Public Art and Spatial Practice/A Short Essay

 Mapping Arts OC is directly invested in mapping public art as a way of better understanding how art works that are produced for public consumption do something to the landscape.


Mapping Arts Project – Orange County is a collaborative project between California State University, Fullerton’s digital history curriculum and the various communities that emerge through the public art landscape in the city of Santa Ana, California. The digitization of Santa Ana’s public art invites new spatial and cultural interpretations into existing conversations and historical narratives regarding public art and spatial practice in Santa Ana and the greater Orange County region.  This project finds that public art plays a significant role in how spaces and places are imagined, negotiated, and contested. As such, it highlights the wide range of community narratives and identities reflected through the public art forms.  By examining pubic art from the perspective of location (where it is produced), and artist (who produces it) we can think more critically about the historical and contemporary relationship between place-making, public art and cultural identity.


Why Santa Ana?

In this first phase of the project we focus on the city of Santa Ana which is also dubbed one of Orange County’s micro “downtowns.”  In this space many public art murals are closely tied to ongoing struggles for inclusion, and belonging in a city that has seen several waves of gentrification over the past decade.  Urban revitalization efforts, many of which have focused on the arts, have gradually renamed, rebranded, and in some cases erased the distinctive culture of many long-time Santa Ana neighborhoods. Thus, while some murals emerge as an opportunity to reclaim and reemphasize the unique and important heritage of the city’s older Chicana/Chicano culture; others have been created for the purpose of making the city more attractive to new investors, residents and visitors. In this city, public art has the power to represent different or conflicting narratives about space and place, as well expand upon the question OluTimehin Adegbeye asks which is “Who belongs in a city?”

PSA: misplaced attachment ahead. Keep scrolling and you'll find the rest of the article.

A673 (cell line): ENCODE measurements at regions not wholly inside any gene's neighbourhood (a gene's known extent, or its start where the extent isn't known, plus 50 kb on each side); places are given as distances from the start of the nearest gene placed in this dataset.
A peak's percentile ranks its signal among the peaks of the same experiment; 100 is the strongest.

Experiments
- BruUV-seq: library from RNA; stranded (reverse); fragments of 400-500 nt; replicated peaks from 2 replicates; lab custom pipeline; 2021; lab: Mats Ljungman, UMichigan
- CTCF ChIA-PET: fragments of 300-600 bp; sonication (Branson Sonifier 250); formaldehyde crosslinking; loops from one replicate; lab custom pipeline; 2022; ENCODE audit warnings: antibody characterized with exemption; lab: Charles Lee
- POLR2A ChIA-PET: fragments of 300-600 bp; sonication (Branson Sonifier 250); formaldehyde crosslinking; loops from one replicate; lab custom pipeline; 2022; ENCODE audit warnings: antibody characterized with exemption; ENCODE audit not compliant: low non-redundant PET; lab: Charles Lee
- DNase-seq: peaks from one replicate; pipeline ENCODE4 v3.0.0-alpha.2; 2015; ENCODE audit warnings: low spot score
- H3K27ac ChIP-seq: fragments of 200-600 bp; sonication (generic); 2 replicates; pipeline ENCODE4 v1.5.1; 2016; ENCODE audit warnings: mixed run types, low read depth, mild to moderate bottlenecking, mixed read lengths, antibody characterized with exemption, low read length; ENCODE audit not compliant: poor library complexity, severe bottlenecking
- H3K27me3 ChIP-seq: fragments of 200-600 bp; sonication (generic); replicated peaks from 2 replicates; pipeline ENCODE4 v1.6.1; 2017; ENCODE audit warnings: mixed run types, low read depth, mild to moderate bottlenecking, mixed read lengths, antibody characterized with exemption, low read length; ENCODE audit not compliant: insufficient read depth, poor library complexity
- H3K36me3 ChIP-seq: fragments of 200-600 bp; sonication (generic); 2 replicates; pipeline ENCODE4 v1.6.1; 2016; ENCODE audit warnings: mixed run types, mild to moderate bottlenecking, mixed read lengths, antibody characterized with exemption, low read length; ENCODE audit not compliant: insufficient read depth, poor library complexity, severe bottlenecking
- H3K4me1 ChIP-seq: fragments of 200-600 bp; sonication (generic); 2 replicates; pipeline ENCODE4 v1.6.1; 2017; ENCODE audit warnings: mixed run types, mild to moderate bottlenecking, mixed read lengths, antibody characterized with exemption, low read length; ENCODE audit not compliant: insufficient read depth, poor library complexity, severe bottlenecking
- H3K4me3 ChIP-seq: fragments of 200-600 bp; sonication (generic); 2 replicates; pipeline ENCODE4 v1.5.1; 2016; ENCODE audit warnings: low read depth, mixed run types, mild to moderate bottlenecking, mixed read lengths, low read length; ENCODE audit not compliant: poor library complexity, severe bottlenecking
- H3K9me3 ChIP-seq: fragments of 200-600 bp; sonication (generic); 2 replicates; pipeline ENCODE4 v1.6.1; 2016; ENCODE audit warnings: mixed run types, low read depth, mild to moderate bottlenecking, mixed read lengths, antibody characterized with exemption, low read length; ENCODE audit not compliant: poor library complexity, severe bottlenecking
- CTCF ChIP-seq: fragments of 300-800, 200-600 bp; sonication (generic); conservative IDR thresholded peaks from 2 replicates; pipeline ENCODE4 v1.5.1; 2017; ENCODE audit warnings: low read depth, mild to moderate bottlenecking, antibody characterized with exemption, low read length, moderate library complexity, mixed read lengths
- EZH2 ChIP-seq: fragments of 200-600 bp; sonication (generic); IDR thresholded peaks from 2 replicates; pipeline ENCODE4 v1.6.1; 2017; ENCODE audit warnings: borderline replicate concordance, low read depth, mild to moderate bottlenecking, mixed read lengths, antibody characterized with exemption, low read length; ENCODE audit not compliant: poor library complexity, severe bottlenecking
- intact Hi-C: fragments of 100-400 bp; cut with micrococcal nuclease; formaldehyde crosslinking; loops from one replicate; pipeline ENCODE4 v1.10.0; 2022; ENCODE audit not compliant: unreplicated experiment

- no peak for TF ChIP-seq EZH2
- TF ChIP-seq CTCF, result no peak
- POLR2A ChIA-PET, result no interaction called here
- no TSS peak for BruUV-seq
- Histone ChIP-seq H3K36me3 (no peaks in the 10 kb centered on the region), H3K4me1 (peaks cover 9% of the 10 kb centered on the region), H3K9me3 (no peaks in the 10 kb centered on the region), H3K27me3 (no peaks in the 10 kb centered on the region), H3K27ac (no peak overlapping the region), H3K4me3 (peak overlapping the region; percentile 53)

Why Map Public Art?

Mapping Arts OC is directly invested in mapping public art as a way of better understanding how art works that are produced for public consumption do something to the landscape.  They not only depict images, scenes and histories, but they conjure futures as well. Building upon the work of Doreen Massey and Rose, Lesley Murray writes “public art is not flat and inert imagery, but its materiality is bound up with the social and cultural practices that surround it; it is therefore necessarily negotiated in public space and in doing so, creates space.” In this sense, the physical location in which public art exists, reveals just as much, if not more to us about the function of that art, and its significance to local populations as do the images themselves.  In this sense, it is important to not only analyze how the topics and issues that murals depict change over time, but how their geographic placement in the city shifts over time.


Why Digital Representation?

By creating a digital representation of Santa Ana’s public arts history, we are actively inviting a wider range of communities and residents to participate in the narratives and discussions that shape the changing city and the county as a whole.  Mapping Arts OC seeks to give voice to the silenced perspectives and stories that have been unintentionally or intentionally neglected or removed from existing historical narratives.  Digitally documenting these gaps over a Google earth API provides a direct intervention into the recovery of forgotten spatial histories and practices.  The opportunity to share this research while it is yet ongoing, allows us to be accountable to a much wider public, and communicate remain transparent in conveying our research and archival methods.

Public Art and Spatial Practice: A Short Essay was written by members of the Mapping Arts OC digital map team in collaboration with Dr. Jamila Moore Pewu.  Authors include:  Ryan Allen, Ryan Brillhart, Mariana Bruno, Cynthia Sanchez Carl Privette, and David Wells.


Cartiere, Cameron, and Martin Zebracki. 2016. The everyday practice of public art: art, space and social inclusion. London: Routledge.

Trouillot, Michel-Rolph, and Hazel V. Carby. 2015. Silencing the past: power and the production of history.


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